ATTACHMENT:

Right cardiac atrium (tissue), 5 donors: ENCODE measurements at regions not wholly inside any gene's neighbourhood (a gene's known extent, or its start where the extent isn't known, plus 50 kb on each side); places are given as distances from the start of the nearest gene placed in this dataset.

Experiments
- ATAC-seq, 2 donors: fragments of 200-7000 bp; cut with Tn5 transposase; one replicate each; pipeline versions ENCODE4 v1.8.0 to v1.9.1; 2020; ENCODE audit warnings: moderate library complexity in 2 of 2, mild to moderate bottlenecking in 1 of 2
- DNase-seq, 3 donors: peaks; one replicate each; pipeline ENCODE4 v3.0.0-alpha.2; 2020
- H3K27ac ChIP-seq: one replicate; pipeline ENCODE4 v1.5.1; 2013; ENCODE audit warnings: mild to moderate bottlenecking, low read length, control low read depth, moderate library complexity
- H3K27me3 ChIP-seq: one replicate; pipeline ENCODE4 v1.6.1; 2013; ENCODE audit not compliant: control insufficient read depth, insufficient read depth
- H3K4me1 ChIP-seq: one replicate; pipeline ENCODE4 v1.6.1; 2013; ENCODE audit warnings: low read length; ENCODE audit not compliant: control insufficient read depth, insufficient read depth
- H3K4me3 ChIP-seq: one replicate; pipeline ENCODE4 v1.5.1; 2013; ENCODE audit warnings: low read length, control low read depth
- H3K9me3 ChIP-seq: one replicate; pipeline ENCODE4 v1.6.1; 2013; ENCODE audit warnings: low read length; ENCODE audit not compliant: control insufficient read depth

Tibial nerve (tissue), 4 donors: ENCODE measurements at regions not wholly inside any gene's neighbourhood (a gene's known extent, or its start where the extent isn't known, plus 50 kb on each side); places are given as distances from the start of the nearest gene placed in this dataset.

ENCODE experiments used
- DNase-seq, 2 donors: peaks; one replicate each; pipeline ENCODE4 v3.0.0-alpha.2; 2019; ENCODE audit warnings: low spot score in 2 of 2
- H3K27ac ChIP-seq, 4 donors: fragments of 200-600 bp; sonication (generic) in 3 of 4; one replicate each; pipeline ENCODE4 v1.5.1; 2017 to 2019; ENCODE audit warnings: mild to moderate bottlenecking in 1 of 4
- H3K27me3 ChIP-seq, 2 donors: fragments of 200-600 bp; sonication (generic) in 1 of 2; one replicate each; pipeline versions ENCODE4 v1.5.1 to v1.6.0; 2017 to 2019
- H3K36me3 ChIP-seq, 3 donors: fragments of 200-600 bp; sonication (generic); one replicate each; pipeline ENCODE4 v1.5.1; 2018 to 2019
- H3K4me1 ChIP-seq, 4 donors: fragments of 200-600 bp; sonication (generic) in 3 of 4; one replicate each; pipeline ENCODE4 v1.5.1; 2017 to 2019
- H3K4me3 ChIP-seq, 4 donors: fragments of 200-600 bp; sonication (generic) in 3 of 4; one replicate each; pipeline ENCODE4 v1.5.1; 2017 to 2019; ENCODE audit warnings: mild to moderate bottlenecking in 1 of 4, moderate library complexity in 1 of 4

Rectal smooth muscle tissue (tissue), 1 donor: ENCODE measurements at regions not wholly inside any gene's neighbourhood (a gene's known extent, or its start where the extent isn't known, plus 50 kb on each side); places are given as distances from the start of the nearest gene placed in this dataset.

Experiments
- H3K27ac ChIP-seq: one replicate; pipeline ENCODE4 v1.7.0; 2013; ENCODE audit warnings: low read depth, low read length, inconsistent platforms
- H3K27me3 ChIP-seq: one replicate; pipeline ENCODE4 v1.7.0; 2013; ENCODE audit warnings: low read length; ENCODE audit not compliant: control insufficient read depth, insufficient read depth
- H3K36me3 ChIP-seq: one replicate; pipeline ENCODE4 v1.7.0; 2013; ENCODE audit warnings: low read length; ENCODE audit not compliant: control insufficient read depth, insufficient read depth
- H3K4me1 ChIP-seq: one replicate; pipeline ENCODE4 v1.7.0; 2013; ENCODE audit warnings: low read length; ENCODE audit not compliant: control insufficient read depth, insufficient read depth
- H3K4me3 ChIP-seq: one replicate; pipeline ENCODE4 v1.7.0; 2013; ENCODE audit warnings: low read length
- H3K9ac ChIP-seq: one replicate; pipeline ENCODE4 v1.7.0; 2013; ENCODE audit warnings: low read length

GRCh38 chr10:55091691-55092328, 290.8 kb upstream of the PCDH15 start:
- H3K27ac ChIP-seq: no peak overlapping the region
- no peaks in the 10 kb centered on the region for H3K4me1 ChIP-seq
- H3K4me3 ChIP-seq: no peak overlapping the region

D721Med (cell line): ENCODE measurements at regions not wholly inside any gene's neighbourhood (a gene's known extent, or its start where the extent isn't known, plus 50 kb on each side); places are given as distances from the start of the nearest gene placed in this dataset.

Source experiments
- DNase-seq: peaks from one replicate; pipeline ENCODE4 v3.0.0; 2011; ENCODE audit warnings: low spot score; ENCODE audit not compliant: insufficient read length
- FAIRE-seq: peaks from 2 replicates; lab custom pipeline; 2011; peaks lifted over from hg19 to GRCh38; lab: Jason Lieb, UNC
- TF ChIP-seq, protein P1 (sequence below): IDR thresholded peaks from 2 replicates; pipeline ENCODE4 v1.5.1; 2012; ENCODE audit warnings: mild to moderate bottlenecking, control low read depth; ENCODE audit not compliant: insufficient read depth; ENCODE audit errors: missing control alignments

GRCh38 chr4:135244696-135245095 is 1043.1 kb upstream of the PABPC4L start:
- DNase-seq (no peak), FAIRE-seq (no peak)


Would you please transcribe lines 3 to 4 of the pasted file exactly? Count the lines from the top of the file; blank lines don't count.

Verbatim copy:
- ATAC-seq, 2 donors: fragments of 200-7000 bp; cut with Tn5 transposase; one replicate each; pipeline versions ENCODE4 v1.8.0 to v1.9.1; 2020; ENCODE audit warnings: moderate library complexity in 2 of 2, mild to moderate bottlenecking in 1 of 2
- DNase-seq, 3 donors: peaks; one replicate each; pipeline ENCODE4 v3.0.0-alpha.2; 2020